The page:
French residency for Ngāi Tahu artist
Canterbury artist, Priscilla Cowie (Ngapuhi, Ngāi Tahu ki Puketeraki), has been selected as the first Māori artist to take up a residency at Vallauris in the south of France in May 2014.
Located in the heart of the old town, A.I.R. Vallauris, (Artists in Residence), is a non-profit association that welcomes artists from around the world to its lodgings and studios, to meet with local artists and to research and create new works in a unique setting. The association has hosted 180 international artists since its inception in 2001.
The residency accommodates several artists at a time for up to two months and for Priscilla it offers the perfect opportunity for her to research a series of works called Tupuna, which will look into her French and Māori ancestry.
Māori culture forms the backbone of Priscilla’s art practice and this year she created designs that were made into sails and installed at Te Putake, a permanent Māori garden at Jardins Fruitiers de Laquenexy, near Metz, in northeast France.
Te Putake was brought together by the passion and drive of Pascal Garbe and Nuk Korako (Ngāi Tahu). It is Pascal and his team at Laquenexy, who are now the kaitiaki, guardians of Te Putake.
The Māori garden was designed by Christchurch architects, Perry Royal (Ngāi Tahu, Ngāti Raukawa) and Te Ari Prendergast (NgāiTahu, Te Whānau-ā-Apanui), with carvings by Christchurch master carver, Riki Manuel (Ngāti Porou).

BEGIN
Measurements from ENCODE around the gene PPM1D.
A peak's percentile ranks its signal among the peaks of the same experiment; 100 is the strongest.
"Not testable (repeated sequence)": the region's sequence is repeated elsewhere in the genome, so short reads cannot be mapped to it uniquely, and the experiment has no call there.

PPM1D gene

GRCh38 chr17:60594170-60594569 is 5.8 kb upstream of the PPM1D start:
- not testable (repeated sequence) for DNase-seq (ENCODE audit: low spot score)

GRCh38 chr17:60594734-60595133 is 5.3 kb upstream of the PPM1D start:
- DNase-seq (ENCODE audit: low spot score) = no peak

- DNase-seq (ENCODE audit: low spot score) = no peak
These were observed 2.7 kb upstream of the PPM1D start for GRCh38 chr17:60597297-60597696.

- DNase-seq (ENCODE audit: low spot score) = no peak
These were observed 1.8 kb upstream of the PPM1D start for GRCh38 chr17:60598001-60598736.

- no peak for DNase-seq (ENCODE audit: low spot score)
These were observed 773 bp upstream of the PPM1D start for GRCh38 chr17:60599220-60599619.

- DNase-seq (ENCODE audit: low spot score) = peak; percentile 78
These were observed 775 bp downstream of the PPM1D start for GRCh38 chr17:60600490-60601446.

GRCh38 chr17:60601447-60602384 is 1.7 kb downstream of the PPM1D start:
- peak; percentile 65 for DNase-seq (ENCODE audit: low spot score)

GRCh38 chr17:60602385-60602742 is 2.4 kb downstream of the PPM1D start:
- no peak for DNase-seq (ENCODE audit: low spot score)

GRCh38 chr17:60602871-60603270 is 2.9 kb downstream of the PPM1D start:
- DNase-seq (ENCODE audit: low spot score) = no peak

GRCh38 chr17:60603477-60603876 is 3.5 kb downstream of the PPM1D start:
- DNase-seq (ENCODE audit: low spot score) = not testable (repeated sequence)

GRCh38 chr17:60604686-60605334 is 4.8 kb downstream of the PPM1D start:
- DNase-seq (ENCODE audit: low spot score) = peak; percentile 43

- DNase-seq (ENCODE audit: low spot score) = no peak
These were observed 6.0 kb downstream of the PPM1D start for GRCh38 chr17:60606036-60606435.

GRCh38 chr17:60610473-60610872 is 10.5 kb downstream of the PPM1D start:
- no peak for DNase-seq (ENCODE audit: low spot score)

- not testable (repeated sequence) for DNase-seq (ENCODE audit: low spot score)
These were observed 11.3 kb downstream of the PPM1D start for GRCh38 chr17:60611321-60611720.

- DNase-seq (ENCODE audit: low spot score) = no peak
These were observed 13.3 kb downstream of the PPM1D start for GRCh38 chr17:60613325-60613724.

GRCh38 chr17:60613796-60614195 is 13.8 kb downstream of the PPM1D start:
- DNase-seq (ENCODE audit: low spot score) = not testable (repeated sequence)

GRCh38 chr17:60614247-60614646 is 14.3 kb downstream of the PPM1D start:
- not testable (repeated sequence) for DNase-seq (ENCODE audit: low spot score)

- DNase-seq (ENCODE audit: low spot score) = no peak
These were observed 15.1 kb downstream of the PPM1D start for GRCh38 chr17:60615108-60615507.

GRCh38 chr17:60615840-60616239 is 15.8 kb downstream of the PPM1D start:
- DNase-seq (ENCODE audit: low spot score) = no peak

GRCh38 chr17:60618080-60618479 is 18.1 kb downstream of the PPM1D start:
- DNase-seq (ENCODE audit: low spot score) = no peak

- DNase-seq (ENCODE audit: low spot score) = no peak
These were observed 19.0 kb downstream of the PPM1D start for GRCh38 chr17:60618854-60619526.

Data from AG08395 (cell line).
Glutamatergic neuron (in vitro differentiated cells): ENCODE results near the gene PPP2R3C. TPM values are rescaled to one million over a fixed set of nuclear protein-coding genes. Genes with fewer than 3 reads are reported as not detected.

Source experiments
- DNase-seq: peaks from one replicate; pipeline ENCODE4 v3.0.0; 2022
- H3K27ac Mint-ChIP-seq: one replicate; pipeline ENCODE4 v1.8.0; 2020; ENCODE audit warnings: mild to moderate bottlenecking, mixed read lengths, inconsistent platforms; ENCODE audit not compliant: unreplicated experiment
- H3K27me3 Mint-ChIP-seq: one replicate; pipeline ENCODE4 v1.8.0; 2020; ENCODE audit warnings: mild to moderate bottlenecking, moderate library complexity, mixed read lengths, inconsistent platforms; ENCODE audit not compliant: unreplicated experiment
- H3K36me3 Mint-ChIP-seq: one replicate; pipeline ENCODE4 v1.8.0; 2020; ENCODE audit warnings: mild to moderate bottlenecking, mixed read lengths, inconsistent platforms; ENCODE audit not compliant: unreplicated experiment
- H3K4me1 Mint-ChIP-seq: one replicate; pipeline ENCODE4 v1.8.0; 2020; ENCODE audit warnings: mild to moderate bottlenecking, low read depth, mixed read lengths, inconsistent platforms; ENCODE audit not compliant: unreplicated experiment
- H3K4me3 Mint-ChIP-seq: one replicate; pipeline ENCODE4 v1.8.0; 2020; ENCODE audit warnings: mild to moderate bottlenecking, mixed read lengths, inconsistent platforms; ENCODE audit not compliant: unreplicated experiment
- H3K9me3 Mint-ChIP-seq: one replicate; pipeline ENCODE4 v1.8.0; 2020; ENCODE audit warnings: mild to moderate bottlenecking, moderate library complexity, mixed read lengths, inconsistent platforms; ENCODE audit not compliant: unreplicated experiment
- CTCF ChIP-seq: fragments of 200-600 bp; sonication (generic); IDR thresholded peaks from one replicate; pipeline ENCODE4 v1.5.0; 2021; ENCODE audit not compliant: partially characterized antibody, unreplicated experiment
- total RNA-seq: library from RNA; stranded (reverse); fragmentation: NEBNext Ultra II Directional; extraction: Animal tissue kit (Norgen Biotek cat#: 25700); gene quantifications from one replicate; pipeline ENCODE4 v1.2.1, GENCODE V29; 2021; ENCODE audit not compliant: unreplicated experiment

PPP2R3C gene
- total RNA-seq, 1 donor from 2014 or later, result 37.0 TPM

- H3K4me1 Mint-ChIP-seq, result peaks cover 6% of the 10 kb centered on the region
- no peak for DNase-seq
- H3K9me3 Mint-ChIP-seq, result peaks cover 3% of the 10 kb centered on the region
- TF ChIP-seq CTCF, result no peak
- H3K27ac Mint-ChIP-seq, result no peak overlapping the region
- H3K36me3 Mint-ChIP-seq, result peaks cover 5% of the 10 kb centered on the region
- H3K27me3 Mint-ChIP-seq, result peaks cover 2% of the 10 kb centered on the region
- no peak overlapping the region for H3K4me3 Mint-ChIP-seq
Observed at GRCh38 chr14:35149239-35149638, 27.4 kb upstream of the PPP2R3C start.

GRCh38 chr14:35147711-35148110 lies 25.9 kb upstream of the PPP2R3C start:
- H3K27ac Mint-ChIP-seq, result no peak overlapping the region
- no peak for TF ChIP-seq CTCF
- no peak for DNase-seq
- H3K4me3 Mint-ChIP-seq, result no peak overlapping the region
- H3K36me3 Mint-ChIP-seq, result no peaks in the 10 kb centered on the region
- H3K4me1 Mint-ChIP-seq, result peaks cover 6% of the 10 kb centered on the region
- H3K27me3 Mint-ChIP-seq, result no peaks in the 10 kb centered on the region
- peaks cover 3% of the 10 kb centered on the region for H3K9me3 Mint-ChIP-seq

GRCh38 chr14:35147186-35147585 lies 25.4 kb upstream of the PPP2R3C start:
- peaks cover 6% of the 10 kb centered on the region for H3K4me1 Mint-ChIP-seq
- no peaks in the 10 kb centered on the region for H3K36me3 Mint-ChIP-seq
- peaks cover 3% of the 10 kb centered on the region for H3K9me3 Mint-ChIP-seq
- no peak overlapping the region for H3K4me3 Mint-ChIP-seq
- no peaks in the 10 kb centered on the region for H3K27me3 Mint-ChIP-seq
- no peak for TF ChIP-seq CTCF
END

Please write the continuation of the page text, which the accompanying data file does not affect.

With the support of Creative New Zealand – Te Waka Toi, Priscilla travelled to France for the opening of the garden with Rāpaki kaumātua, the kapa haka group Te Ahikaaroa and singer/musician Ariana Tikao. It was that meeting of cultures that inspired her to apply for the French residency and to research her own French whakapapa.
The whole experience led Priscilla to look further into her own background.
”I am currently researching my French ancestor, Henri Purdis, who travelled to Aotearoa in the 1800s and married my Ngapuhi tupuna, Mereana Wharerau. My uncle, Huata Kingi, will also be joining me in France, as we try to find about more about Henri Purdis; and I will be exploring the theme of Tatai Tupuna, where cultures collide, mix and share, in my painting, while I’m in Vallauris.”
Priscilla says having a month to focus on her painting at Vallauris will be a unique experience.
“Art is a key way to connect with people and to share cultures and I’m looking forward to meeting the French locals and teaching them a little about Māori life, at the same time learning more about France, the French language and enriching my own art practice.”
Priscilla would like to acknowledge Ngai Tahu, for the many opportunities that have enabled her to develop and strengthen her art.
“It has been with the tautoko from my whānau and kaumātua that I have been able to pursue my passion – nga mahi a Toi.
She will arrive in Vallauris on May 20, 2014 and her exhibition in the residency gallery is currently scheduled to open on June 21.